Difficult breathing

Child cries inconsolably •
Child drools or can’t swallow

Child cries if touched/moved •
Convulsions occur

Child’s neck is stiff •
Child is very lethargic

Child difficult to wake •
Parent is very concerned
Discuss with your physician (during next available office hours) if:
Fever lasts longer than 72 hours
Child has a history of febrile seizures
Fever left for more than 24 hours and has now returned.
Within 24 hours if:
Fever lasts longer than 24 hours
Fever between 102-104°F
Burning pain when child urinates
Child is less than 24 months old (unless fever occurs within 48 hours of DPT shot)

Encourage, but don’t force fluids. Pedialyte or diluted juice can help keep them hydrated.
Increase frequency of breast or bottle feeding.
Keep clothing to a minimum.
Provide fresh air (60-65°F).
Cold wet compresses to forehead, nape of the neck, abdomen, back or feet.
Wet sheet wrap: Use a wet sheet (wrung out so that it is not dripping wet). Wrap infant so that all skin is covered, except the face and mouth are exposed. Cover in a wool blanket. The baby may fuss at first, but will settle down. Keep wrapped for up of 30-40 minutes.
Sponge with cool or tepid water in small circles moving towards the heart; or give your child a tepid bath.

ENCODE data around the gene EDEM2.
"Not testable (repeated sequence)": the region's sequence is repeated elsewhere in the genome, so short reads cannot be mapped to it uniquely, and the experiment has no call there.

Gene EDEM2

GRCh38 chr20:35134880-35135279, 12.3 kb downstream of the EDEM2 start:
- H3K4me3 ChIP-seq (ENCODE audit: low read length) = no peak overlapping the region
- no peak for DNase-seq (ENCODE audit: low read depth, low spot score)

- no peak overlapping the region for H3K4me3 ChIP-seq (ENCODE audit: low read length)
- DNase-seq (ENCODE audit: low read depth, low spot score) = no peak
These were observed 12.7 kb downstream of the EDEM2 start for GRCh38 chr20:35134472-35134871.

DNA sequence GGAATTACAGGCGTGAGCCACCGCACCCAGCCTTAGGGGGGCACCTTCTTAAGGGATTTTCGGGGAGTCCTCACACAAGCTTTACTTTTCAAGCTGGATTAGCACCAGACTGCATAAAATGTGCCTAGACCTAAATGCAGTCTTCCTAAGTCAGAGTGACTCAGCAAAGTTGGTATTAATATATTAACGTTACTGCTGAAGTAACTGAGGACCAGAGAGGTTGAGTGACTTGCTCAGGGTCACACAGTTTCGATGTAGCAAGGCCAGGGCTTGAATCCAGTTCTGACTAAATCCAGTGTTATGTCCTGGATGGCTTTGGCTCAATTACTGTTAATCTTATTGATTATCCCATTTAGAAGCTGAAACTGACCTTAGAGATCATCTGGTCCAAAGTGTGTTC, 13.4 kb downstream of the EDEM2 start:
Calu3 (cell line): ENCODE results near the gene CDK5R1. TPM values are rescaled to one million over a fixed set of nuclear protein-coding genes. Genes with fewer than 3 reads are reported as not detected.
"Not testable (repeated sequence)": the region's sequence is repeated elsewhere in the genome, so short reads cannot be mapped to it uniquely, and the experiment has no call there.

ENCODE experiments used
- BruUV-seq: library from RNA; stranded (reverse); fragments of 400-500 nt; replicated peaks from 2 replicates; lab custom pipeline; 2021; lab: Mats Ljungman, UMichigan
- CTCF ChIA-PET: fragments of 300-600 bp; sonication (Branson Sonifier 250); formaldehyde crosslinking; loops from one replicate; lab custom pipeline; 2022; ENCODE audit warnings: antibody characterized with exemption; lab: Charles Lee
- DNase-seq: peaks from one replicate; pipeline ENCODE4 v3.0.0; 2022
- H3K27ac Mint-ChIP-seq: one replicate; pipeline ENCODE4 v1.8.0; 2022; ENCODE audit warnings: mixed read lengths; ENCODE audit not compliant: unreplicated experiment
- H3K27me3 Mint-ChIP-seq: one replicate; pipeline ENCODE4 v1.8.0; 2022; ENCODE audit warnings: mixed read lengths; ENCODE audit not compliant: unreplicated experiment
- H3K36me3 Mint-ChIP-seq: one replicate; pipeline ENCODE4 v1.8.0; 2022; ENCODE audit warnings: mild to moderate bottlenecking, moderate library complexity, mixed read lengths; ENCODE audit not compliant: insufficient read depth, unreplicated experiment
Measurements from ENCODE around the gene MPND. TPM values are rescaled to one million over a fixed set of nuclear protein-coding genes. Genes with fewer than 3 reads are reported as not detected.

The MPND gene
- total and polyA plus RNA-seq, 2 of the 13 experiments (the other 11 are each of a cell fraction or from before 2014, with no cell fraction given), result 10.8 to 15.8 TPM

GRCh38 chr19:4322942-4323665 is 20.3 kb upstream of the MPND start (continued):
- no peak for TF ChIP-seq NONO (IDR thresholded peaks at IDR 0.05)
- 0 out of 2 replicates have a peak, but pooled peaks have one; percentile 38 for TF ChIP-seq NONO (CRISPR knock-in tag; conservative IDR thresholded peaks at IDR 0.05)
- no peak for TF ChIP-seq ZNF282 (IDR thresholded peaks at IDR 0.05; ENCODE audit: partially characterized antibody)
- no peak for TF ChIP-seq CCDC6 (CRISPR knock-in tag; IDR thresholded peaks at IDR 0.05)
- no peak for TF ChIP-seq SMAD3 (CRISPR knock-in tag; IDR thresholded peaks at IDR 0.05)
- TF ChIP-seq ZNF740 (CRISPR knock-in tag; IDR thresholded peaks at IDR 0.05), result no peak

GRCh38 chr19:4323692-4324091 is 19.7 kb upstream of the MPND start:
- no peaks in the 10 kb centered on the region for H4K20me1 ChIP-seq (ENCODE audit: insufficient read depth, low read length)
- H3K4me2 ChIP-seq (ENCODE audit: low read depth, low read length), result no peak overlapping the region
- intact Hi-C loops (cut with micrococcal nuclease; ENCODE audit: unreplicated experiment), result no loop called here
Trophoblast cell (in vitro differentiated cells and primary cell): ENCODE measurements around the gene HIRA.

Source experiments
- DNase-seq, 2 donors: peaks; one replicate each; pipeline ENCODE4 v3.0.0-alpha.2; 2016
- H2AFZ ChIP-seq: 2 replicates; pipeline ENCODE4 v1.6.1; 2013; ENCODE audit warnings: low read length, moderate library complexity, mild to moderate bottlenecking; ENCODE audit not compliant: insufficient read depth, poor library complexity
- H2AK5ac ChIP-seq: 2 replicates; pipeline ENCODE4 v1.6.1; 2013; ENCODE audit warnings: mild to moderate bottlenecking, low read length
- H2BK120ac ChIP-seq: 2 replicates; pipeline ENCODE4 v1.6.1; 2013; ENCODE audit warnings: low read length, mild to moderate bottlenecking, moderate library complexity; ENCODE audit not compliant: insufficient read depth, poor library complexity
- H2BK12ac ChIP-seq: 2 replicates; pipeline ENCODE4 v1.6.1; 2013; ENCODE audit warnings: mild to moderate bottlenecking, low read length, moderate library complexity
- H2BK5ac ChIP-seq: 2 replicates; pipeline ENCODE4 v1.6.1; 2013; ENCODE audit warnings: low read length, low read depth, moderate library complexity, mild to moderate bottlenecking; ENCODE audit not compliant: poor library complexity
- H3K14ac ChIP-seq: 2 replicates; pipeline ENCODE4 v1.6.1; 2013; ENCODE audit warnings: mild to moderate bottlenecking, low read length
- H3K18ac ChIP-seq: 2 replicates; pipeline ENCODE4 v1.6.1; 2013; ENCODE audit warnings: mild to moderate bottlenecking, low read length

Keep child calm and resting as much as possible; no vigorous playing.
Provide simple, bland nourishing foods such as soups, broths, or rice made with tons of garlic.

Free-Range ChildrenBlogs

Free-Range Children

How many times did you hear one of your parents tell you to go out and play as a kid?  If you were lucky like me, you heard it a lot. Why is that lucky? Because studies are showing that being outdoors can have a huge impact on the welfare of children and their present and future health.  In fact, more and more studies have shown that “natural environments” have a direct and positive impact on the well-being of one’s childhood, and later into adulthood [1].

“I felt my lungs inflate with the onrush of scenery—air, mountains, trees, people. I thought, “This is what it is to be happy.”

― Sylvia Plath, The Bell Jar